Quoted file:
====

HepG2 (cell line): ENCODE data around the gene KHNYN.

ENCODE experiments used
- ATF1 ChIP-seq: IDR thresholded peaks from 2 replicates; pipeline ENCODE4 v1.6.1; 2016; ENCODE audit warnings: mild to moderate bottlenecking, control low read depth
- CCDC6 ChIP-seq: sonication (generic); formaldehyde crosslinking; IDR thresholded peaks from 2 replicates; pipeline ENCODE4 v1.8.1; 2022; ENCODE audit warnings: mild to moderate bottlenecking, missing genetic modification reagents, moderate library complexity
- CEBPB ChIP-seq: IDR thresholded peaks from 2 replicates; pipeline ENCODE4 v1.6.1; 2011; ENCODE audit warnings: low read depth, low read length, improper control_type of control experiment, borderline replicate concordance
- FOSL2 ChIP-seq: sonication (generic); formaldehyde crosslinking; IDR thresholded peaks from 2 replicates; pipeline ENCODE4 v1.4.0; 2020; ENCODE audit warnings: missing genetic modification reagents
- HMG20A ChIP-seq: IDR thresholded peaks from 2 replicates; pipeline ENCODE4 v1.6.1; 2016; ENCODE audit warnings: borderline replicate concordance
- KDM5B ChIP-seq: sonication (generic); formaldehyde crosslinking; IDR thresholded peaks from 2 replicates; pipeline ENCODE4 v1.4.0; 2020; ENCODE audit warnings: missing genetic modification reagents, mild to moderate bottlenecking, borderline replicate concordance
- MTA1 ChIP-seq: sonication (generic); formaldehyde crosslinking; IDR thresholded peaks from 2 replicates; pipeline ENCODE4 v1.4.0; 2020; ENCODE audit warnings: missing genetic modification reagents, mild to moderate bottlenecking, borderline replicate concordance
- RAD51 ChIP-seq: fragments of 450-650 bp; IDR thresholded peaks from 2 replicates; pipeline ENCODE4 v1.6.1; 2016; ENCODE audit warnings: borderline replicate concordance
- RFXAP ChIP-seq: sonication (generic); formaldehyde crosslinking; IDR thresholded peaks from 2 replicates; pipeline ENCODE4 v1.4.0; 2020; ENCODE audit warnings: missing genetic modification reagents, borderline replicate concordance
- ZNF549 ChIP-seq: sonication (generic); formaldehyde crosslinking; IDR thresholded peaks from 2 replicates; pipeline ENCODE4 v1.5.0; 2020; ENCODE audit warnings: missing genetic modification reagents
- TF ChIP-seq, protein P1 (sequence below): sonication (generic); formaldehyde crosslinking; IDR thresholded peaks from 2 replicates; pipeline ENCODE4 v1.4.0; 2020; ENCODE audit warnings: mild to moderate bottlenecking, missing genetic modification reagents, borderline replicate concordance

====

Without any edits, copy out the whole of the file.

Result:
HepG2 (cell line): ENCODE data around the gene KHNYN.

ENCODE experiments used
- ATF1 ChIP-seq: IDR thresholded peaks from 2 replicates; pipeline ENCODE4 v1.6.1; 2016; ENCODE audit warnings: mild to moderate bottlenecking, control low read depth
- CCDC6 ChIP-seq: sonication (generic); formaldehyde crosslinking; IDR thresholded peaks from 2 replicates; pipeline ENCODE4 v1.8.1; 2022; ENCODE audit warnings: mild to moderate bottlenecking, missing genetic modification reagents, moderate library complexity
- CEBPB ChIP-seq: IDR thresholded peaks from 2 replicates; pipeline ENCODE4 v1.6.1; 2011; ENCODE audit warnings: low read depth, low read length, improper control_type of control experiment, borderline replicate concordance
- FOSL2 ChIP-seq: sonication (generic); formaldehyde crosslinking; IDR thresholded peaks from 2 replicates; pipeline ENCODE4 v1.4.0; 2020; ENCODE audit warnings: missing genetic modification reagents
- HMG20A ChIP-seq: IDR thresholded peaks from 2 replicates; pipeline ENCODE4 v1.6.1; 2016; ENCODE audit warnings: borderline replicate concordance
- KDM5B ChIP-seq: sonication (generic); formaldehyde crosslinking; IDR thresholded peaks from 2 replicates; pipeline ENCODE4 v1.4.0; 2020; ENCODE audit warnings: missing genetic modification reagents, mild to moderate bottlenecking, borderline replicate concordance
- MTA1 ChIP-seq: sonication (generic); formaldehyde crosslinking; IDR thresholded peaks from 2 replicates; pipeline ENCODE4 v1.4.0; 2020; ENCODE audit warnings: missing genetic modification reagents, mild to moderate bottlenecking, borderline replicate concordance
- RAD51 ChIP-seq: fragments of 450-650 bp; IDR thresholded peaks from 2 replicates; pipeline ENCODE4 v1.6.1; 2016; ENCODE audit warnings: borderline replicate concordance
- RFXAP ChIP-seq: sonication (generic); formaldehyde crosslinking; IDR thresholded peaks from 2 replicates; pipeline ENCODE4 v1.4.0; 2020; ENCODE audit warnings: missing genetic modification reagents, borderline replicate concordance
- ZNF549 ChIP-seq: sonication (generic); formaldehyde crosslinking; IDR thresholded peaks from 2 replicates; pipeline ENCODE4 v1.5.0; 2020; ENCODE audit warnings: missing genetic modification reagents
- TF ChIP-seq, protein P1 (sequence below): sonication (generic); formaldehyde crosslinking; IDR thresholded peaks from 2 replicates; pipeline ENCODE4 v1.4.0; 2020; ENCODE audit warnings: mild to moderate bottlenecking, missing genetic modification reagents, borderline replicate concordance